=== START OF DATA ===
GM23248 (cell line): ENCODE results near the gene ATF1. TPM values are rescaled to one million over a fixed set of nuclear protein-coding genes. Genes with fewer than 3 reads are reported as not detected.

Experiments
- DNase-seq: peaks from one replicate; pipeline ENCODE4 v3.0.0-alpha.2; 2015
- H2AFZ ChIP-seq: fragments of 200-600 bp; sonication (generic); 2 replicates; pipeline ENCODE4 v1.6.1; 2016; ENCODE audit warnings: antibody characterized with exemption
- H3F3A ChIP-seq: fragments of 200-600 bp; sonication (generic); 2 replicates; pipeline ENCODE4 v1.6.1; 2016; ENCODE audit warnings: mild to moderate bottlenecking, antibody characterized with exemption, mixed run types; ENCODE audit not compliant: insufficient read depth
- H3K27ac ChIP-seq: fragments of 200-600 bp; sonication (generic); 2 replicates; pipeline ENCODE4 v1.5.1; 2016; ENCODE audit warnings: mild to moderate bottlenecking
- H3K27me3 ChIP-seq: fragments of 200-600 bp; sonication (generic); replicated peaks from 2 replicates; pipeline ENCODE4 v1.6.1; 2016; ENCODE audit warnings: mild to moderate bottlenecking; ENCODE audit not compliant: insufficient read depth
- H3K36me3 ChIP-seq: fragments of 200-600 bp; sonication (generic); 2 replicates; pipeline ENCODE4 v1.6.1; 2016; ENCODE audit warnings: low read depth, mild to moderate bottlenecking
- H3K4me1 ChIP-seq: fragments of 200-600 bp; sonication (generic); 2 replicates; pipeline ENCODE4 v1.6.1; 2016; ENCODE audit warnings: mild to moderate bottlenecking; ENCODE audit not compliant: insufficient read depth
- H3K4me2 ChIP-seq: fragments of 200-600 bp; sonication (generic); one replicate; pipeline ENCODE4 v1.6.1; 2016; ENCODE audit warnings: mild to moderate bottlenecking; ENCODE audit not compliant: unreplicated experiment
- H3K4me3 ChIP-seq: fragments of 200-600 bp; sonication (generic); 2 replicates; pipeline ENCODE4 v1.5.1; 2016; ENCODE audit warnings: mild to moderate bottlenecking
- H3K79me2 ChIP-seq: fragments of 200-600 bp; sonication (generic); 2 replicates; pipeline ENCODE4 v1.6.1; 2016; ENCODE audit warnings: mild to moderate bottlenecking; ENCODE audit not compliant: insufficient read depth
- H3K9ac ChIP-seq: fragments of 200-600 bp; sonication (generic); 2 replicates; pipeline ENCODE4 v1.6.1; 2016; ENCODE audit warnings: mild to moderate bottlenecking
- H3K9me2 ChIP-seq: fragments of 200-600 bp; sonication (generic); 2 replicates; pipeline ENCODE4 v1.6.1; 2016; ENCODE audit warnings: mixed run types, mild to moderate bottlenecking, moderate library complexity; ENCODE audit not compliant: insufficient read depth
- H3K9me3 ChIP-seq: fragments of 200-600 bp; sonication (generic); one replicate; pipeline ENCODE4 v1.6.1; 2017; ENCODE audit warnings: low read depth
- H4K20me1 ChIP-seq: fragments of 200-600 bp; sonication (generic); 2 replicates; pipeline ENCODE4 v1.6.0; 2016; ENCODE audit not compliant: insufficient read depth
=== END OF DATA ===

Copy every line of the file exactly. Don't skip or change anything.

GM23248 (cell line): ENCODE results near the gene ATF1. TPM values are rescaled to one million over a fixed set of nuclear protein-coding genes. Genes with fewer than 3 reads are reported as not detected.

Experiments
- DNase-seq: peaks from one replicate; pipeline ENCODE4 v3.0.0-alpha.2; 2015
- H2AFZ ChIP-seq: fragments of 200-600 bp; sonication (generic); 2 replicates; pipeline ENCODE4 v1.6.1; 2016; ENCODE audit warnings: antibody characterized with exemption
- H3F3A ChIP-seq: fragments of 200-600 bp; sonication (generic); 2 replicates; pipeline ENCODE4 v1.6.1; 2016; ENCODE audit warnings: mild to moderate bottlenecking, antibody characterized with exemption, mixed run types; ENCODE audit not compliant: insufficient read depth
- H3K27ac ChIP-seq: fragments of 200-600 bp; sonication (generic); 2 replicates; pipeline ENCODE4 v1.5.1; 2016; ENCODE audit warnings: mild to moderate bottlenecking
- H3K27me3 ChIP-seq: fragments of 200-600 bp; sonication (generic); replicated peaks from 2 replicates; pipeline ENCODE4 v1.6.1; 2016; ENCODE audit warnings: mild to moderate bottlenecking; ENCODE audit not compliant: insufficient read depth
- H3K36me3 ChIP-seq: fragments of 200-600 bp; sonication (generic); 2 replicates; pipeline ENCODE4 v1.6.1; 2016; ENCODE audit warnings: low read depth, mild to moderate bottlenecking
- H3K4me1 ChIP-seq: fragments of 200-600 bp; sonication (generic); 2 replicates; pipeline ENCODE4 v1.6.1; 2016; ENCODE audit warnings: mild to moderate bottlenecking; ENCODE audit not compliant: insufficient read depth
- H3K4me2 ChIP-seq: fragments of 200-600 bp; sonication (generic); one replicate; pipeline ENCODE4 v1.6.1; 2016; ENCODE audit warnings: mild to moderate bottlenecking; ENCODE audit not compliant: unreplicated experiment
- H3K4me3 ChIP-seq: fragments of 200-600 bp; sonication (generic); 2 replicates; pipeline ENCODE4 v1.5.1; 2016; ENCODE audit warnings: mild to moderate bottlenecking
- H3K79me2 ChIP-seq: fragments of 200-600 bp; sonication (generic); 2 replicates; pipeline ENCODE4 v1.6.1; 2016; ENCODE audit warnings: mild to moderate bottlenecking; ENCODE audit not compliant: insufficient read depth
- H3K9ac ChIP-seq: fragments of 200-600 bp; sonication (generic); 2 replicates; pipeline ENCODE4 v1.6.1; 2016; ENCODE audit warnings: mild to moderate bottlenecking
- H3K9me2 ChIP-seq: fragments of 200-600 bp; sonication (generic); 2 replicates; pipeline ENCODE4 v1.6.1; 2016; ENCODE audit warnings: mixed run types, mild to moderate bottlenecking, moderate library complexity; ENCODE audit not compliant: insufficient read depth
- H3K9me3 ChIP-seq: fragments of 200-600 bp; sonication (generic); one replicate; pipeline ENCODE4 v1.6.1; 2017; ENCODE audit warnings: low read depth
- H4K20me1 ChIP-seq: fragments of 200-600 bp; sonication (generic); 2 replicates; pipeline ENCODE4 v1.6.0; 2016; ENCODE audit not compliant: insufficient read depth